As I hinted at above, religion affords convenient platform on which we can ground our moral precepts. Secularists are often accused of de facto moral relativism. For reasons I have written about elsewhere, many people object to the idea that there is an absolute truth-value for any given moral proposition. In other words, some people want there to be (at least in principle) an answer for every moral quandary regardless of the particular circumstances of a given person's life. For these moral objectivists, the question "is murder wrong?" should not change based on the society or times in which we live. Many religions claim to have the answer to moral questions, couched in the absolute and unchanging moral authority of the divine. Philosophically speaking, it is much more difficult - if not outright impossible - for secularists to escape relativism. Many people feel that the moral "truths" to which they hold are facts that undermine secularism and reinforce the intellectual justification for god(s).
These are deeply felt and strongly held intuitive "truths" that often guide the day-to-day interactions we all have with one another. The roots of these beliefs go deep, intellectually, socially, and personally. That does not mean, however, that we should not press on this point strongly, even if we must be a bit delicate in the process. Again, respect is important, but that does not mean we have to tolerate religion simply because some people define their morality by it, or because it can philosophically convenient. There are also enough instances of religiously inspired inhumanity to demonstrate that religious morality is not superior to any other type; indeed, it might be worse. I’m reminded of something the physicist Steven Weinberg said:
“With or without it you would have good people doing good things and evil people doing evil things. But for good people to do evil things, that takes religion.”*
Given the importance of morality for managing human dealings and affording us the space to live happy lives while closely hemmed in by our fellow homo sapiens, we should constantly be arguing for moral improvement. Religion is often an impediment to this (consider the recent fallout following the decision by the Boy Scouts to allow openly gay children into their ranks) and so I think this is an incredibly meaningful area of discussion. Moral issues are very often the area within the public sphere wherein secularists and the religious clash most openly, so mitigating the negative impact of these public battles could be very helpful in advancing the secular cause.
Tied up with all of these facets of the religious experience is the emotional impact of religion. Given the irrationality often on display within religion and the religious, emotion is probably the dominant driving force behind the religious experience. This is what gives morality its heart-felt importance, or a spiritual moment its life-changing efficacy. It causes otherwise brilliant minds to seemingly waste their time intellectually bending over backwards trying to square some antiquated belief with an obvious contradiction or conundrum. Religion can also be the backdrop to some deeply emotional moments in a person’s life, with both personal and social importance. How many brides and grooms have wedded themselves to one another in the halls of a church, mosque, or temple? This is only one example, but I think its cross-cultural relevance is useful for pointing out how religion is often a part of very personal and/or social emotional experiences in peoples’ lives. Emotion is what makes otherwise decent people impose their (im)moral will on their fellow human beings in the social sphere. In short, emotion is the motivating force that moves people to be religious and to act out in accordance with the precepts of their religious tradition.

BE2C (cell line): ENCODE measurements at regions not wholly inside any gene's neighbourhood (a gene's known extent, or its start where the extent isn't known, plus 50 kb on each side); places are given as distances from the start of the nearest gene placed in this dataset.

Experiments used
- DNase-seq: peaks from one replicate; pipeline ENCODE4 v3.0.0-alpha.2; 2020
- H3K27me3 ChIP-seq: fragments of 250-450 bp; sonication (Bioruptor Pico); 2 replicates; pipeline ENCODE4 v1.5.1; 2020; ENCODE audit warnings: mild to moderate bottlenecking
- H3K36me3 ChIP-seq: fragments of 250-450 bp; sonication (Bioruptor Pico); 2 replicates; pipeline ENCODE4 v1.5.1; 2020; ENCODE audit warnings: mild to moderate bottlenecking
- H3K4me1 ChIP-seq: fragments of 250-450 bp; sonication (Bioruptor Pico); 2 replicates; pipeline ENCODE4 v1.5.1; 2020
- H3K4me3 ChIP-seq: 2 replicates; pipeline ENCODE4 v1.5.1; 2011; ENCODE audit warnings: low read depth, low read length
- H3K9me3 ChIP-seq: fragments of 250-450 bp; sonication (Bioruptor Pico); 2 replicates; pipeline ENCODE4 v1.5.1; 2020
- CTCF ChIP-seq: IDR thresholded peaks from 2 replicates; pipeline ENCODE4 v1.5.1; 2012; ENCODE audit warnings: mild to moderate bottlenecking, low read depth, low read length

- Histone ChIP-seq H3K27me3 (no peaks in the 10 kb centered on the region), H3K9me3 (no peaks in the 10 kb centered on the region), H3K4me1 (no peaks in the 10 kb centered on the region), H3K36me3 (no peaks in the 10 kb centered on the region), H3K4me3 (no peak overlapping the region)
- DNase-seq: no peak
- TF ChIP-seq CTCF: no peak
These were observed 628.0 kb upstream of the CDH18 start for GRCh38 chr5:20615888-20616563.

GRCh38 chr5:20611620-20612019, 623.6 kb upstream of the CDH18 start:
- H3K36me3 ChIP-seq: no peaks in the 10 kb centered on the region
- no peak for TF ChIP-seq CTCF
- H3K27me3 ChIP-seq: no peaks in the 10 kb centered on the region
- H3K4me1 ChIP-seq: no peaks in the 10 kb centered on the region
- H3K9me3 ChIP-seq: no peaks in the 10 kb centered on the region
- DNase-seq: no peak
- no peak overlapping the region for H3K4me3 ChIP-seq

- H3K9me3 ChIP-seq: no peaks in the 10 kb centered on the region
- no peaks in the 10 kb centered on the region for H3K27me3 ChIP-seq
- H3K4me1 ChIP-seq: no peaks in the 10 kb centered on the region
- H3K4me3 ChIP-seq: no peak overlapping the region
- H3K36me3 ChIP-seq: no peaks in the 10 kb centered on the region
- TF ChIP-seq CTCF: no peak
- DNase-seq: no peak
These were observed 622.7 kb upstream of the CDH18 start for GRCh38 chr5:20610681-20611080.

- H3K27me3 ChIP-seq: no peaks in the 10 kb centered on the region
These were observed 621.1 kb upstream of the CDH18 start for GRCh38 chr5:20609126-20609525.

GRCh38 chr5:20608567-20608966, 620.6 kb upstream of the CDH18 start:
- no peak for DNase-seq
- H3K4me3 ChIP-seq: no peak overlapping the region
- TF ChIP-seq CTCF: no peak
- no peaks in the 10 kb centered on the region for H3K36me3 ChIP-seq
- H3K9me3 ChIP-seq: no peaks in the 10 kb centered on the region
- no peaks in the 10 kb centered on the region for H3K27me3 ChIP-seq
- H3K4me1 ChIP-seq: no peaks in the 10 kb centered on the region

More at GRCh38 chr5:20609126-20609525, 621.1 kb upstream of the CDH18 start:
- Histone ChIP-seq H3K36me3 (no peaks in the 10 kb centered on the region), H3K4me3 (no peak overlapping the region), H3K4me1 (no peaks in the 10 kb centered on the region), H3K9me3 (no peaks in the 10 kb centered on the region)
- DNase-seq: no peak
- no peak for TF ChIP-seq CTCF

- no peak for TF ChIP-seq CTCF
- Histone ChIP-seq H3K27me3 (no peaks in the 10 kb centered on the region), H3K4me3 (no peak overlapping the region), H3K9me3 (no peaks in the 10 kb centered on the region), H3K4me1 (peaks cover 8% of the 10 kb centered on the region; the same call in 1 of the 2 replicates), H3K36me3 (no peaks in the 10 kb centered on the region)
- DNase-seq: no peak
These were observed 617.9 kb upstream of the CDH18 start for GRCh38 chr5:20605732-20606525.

Emotion is the fuel that makes the engine of religion fire. It is the enemy constantly lurking behind every religious debate, because it threatens to overwhelm an otherwise rational and calm exchange. We atheists (agnostics, etc.) must be vigilant in our efforts to keep the emotional response of theists under control in light of the many ways we have just seen that religion can influence and shape people. The argument is finished the moment that emotion takes over, which is why we must always strive to respect our opponents and, vicariously, how important the religious beliefs we are attacking are to those people.
. . .
In the end, emotion is probably the biggest obstacle standing in the way between a religious person, and atheism and secularism. This is why I think it is very important to keep the significance of religion to a religious person in the forefront of your mind if you engage in an argument with them. I obviously am of the opinion that there is so much evidence out there in defense of our position, or in stark opposition to theirs, as to make such debates worth having, but we must be careful how we present that evidence so as to not alienate theists from the outset of every religious discussion.
Realistically, chances are slim that anything will come from such a discussion in the short-term, but that does not mean that such discussions are meaningless. Rather, I think we are laying the seeds that might make it easier for the next argument to have more of an impact, until finally – probably generations from now – religion as a force is so weakened and undermined as to be deemed irrelevant by most people. At that point we can fully turn our attention to the human situation we all face. Given the chance, I think secularism and humanism are the way forward for everyone. We just have to get past the monolithic obstacle of religion before we can get to that point. Hopefully – if we consider the personal, social, intellectual, spiritual, moral, and emotional importance of religion to many people - the intellectual battles we atheist and secularists wage against religion will not be for nothing in the end.
*I grabbed this quotation from Wikipedia, but the source as cited there is an address at the Conference on Cosmic Design, American Association for the Advancement of Science, Washington, D.C. (April 1999).